The PZT-polymer composites are prepared according to this patent by conventional means, including cold pressing, sintering, manually drilling out the transverse cores ultrasonically, and filling them with a liquid epoxy or other curable resin. Such a fabrication process is slow and costly because most sintered specimens fracture during the ultrasonic drilling of the second core or row of cores. Consequently, it is unsuitable for the production of a large number of such composites which must be dimensionally identical and free of defects in order to be assembled into advanced multisensor-containing arrays. There is accordingly a need for a simple and easily reproducible process for making the PZT-polymer composites in a reproducible and rapid manner without fracturing thereof during manufacture.
U.S. Pat. No. 738,423 discloses a method for casting cored pieces such as building blocks by utilizing a mold with removable cores. Openings are provided in the flask for coring in two directions, but cross-coring, i.e., molding two intersecting through holes into the specimen transverse to the pressing axis, which provides the highest FOM values in a piezoelectric material, is not considered.
U.S. Pat. No. 2,305,877 describes a method for producing spark plug insulators, wherein a ceramic mateial is molded by utilizing a plunger and a needle. The injected ceramic material surrounds the needle within the mold so that the needle simultaneously produces one central bore and the thread in the head of the insulator.
U.S. Pat. No. 2,919,483 discloses a method for forming a ceramic capacitor having a plurality of longitudinally extending holes in the form of thin slices therein. The method utilizes a pool of mercury in a tank having a dividing wall that extends beneath the mercury surface, a liquid coagulating agent being floated on the mercury on one side of the dividing wall and an aqueous dispersion of ceramic raw material being floated on the other side of the dividing wall. The process comprises passing a plurality of unrefractory thin strips successively through the coagulating agent, the mercury, and the aqueous ceramic dispersion, compressing the strips together, heating the compressed strips to remove much of the moisture from a newly formed green ceramic body, and firing the resulting structure to eliminate the unrefractory strips, which may be parchment paper about 0.003 inch thick and 1/4 inch wide.
U.S. Pat. No. 3,830,458 describes a mold for the casting of concrete articles which may be easily opened and then accurately reassembled without being damaged by relative movement with the mold sides.
U.S. Pat. No. 4,023,769 discloses a method for molding concrete slabs which utilizes opposed core members during the molding operation. The core members do not meet, thereby producing a concrete slab having a web rather than core. If it is desired to form communicating openings in the central web of the slab, additional core members may be provided on the inner end or ends of the core members which may be of any desired shape or size, thereby forming round openings for pipes or long narrow openings for heating or air conditioning ducts. These concrete slabs are used to form large building slabs suitable for either walls or floors, having longitudinal transverse webs of great structural strength and yet capable of being molded substantially to any desired size, thickness, and length.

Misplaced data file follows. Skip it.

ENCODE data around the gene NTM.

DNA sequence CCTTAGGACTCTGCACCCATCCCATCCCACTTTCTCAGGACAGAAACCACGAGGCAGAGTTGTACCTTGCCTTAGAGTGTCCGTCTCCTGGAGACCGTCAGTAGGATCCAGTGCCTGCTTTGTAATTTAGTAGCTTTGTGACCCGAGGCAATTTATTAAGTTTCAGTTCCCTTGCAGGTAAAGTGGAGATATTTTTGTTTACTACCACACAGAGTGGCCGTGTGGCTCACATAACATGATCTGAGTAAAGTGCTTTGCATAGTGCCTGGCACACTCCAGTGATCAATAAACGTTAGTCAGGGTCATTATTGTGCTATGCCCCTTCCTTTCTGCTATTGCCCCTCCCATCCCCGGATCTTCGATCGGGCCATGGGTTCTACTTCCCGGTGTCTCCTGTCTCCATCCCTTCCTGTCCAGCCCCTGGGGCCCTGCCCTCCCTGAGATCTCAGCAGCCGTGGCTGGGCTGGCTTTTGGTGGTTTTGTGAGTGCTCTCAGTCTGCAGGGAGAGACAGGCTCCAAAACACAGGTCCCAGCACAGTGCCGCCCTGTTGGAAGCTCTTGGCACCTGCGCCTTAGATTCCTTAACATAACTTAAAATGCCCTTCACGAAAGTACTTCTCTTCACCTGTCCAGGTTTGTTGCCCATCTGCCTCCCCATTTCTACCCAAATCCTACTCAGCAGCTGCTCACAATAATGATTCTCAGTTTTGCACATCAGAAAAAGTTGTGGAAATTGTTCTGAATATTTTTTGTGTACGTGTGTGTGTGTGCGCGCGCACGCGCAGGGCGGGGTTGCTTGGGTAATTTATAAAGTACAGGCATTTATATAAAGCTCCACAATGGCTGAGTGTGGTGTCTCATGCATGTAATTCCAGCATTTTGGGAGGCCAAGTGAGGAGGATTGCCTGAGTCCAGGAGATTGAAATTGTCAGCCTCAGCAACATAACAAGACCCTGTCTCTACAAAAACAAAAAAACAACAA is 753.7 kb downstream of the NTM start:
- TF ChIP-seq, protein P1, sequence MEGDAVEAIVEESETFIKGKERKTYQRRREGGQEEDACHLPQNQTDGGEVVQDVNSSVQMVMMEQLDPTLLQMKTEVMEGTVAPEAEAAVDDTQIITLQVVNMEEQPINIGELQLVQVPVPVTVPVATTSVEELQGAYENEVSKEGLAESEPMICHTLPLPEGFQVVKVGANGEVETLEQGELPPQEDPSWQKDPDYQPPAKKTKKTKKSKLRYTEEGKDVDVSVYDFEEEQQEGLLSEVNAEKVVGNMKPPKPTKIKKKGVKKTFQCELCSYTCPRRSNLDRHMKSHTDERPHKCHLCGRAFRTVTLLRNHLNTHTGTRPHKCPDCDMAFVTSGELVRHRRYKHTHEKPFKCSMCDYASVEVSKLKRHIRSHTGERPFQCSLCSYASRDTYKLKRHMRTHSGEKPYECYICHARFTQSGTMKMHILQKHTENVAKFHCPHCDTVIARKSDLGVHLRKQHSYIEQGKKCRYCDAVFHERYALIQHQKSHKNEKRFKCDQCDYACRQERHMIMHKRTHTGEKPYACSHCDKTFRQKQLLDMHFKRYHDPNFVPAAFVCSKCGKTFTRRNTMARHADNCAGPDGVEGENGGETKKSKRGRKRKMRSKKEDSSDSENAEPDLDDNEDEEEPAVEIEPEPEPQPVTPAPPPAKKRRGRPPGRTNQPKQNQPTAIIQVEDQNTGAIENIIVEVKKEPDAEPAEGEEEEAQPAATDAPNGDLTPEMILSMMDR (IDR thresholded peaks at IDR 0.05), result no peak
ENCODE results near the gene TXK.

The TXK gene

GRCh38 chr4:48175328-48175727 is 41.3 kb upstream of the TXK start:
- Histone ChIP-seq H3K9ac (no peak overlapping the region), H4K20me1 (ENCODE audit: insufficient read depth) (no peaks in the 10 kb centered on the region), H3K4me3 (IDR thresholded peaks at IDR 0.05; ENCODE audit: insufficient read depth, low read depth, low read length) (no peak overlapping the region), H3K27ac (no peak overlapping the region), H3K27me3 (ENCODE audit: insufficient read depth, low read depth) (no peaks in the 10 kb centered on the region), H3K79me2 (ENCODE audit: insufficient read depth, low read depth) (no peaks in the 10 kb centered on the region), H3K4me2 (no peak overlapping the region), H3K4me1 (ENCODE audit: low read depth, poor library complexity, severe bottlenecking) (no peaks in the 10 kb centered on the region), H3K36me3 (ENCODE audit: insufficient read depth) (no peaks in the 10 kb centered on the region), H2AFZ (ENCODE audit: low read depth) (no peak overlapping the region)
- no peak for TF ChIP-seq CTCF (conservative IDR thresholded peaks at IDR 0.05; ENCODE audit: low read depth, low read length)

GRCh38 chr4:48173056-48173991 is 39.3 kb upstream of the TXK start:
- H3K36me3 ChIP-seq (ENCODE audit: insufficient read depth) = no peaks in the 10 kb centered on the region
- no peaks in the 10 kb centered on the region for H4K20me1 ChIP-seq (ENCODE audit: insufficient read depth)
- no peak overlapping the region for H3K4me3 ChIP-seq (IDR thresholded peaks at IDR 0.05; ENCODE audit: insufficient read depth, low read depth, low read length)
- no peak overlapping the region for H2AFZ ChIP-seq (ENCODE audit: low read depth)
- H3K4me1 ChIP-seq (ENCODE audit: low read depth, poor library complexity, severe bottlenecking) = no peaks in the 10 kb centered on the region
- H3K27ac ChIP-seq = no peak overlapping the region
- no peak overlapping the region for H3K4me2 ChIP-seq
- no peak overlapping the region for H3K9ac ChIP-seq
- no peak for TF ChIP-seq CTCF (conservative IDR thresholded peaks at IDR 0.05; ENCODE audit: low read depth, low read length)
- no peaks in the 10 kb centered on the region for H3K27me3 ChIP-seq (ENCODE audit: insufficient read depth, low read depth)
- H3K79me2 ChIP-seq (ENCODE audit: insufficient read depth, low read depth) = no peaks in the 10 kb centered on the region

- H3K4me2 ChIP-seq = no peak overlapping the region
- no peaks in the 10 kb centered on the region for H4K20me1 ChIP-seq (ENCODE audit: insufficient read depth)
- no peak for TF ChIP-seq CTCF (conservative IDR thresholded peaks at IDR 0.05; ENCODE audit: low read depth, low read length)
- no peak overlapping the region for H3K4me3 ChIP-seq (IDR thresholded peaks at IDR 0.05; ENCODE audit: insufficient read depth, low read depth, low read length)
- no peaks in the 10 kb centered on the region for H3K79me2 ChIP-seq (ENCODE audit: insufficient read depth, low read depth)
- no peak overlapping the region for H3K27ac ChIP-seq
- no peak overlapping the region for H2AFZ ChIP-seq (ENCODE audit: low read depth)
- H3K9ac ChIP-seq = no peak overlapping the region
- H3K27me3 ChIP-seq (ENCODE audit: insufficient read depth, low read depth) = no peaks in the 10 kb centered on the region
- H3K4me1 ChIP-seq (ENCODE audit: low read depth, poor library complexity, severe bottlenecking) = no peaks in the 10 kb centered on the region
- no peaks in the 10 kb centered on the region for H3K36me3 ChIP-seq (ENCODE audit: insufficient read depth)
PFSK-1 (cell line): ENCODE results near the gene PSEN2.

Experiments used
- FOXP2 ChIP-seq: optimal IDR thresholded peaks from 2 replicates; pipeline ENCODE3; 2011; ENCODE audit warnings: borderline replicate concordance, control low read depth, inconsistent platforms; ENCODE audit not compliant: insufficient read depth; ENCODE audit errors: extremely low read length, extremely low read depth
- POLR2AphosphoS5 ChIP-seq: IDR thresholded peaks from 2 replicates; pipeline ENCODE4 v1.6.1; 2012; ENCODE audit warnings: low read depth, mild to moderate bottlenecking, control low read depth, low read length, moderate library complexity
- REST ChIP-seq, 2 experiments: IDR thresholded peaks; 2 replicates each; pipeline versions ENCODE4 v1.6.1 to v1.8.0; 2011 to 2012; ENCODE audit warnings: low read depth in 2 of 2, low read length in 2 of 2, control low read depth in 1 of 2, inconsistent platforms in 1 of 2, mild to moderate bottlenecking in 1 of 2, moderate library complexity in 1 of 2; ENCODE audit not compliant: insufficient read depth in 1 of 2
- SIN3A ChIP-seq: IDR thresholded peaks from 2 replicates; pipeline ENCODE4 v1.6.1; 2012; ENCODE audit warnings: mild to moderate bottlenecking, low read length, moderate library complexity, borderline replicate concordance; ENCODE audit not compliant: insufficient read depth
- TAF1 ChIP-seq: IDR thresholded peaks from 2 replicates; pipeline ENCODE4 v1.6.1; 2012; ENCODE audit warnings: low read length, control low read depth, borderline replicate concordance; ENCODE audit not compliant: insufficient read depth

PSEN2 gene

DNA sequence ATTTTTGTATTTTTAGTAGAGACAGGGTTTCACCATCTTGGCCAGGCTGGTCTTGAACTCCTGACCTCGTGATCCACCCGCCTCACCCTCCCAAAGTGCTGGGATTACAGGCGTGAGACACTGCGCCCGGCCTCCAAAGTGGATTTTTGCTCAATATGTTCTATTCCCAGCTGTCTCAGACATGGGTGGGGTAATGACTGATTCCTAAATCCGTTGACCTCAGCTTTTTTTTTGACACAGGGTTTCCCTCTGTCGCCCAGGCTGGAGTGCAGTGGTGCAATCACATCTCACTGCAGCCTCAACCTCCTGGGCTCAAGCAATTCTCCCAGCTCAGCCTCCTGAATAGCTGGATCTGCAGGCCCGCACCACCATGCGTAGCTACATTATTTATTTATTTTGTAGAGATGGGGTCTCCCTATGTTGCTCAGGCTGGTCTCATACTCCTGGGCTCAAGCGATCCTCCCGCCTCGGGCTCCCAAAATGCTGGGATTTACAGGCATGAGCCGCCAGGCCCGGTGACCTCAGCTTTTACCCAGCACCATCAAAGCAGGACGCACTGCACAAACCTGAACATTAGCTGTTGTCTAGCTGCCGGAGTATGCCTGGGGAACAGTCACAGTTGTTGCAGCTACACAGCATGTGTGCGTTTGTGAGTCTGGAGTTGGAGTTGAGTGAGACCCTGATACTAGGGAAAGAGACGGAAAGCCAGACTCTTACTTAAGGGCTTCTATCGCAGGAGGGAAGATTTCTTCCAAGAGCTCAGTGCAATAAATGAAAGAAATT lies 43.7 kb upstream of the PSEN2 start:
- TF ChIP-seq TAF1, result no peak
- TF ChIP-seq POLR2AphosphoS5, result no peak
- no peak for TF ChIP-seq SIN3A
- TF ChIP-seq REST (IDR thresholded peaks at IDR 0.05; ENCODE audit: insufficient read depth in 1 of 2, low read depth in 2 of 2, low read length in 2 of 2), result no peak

U.S. Pat. No. 4,402,894 describes a method for molding a ceramic resistor utilizing a circular mold with vertically opposed plungers, compaction being provided only by the upper plunger, and the lower plunger being used only for ejecting the molded article, such as a ceramic resistor blank. The method particularly discloses the use of a stationary resilient finger and means mounting the finger so that a sharp rotational movement is imparted to the plunger relative to the pressed blank as the applied pressure thereon is being released, thereby providing a shearing action which insures a clean separation of the blank from the plunger.
In the Final Report to the Office of Naval Research on Contract No. N00014-82-G-0072 TaskII, entitled "Hinged Hydrostatic Transducers", a method of arranging a plurality of composite cubelets in an array to increase the sensing area of a transducer and its sensitivity is discussed and evaluated. The cubelets were manually arranged in the desired array and set in place with a curable resin such as a polyurethane or epoxy resin. To precisely arrange large numbers of cubelets requires skill and attention and is therefore only practical when small numbers of arrays are required.
Fixing the cubelets in place by setting the array in a resin entails working with resins, curing agents, and curing cycles and requires special skills which are not necessarily available in an assembly line environment.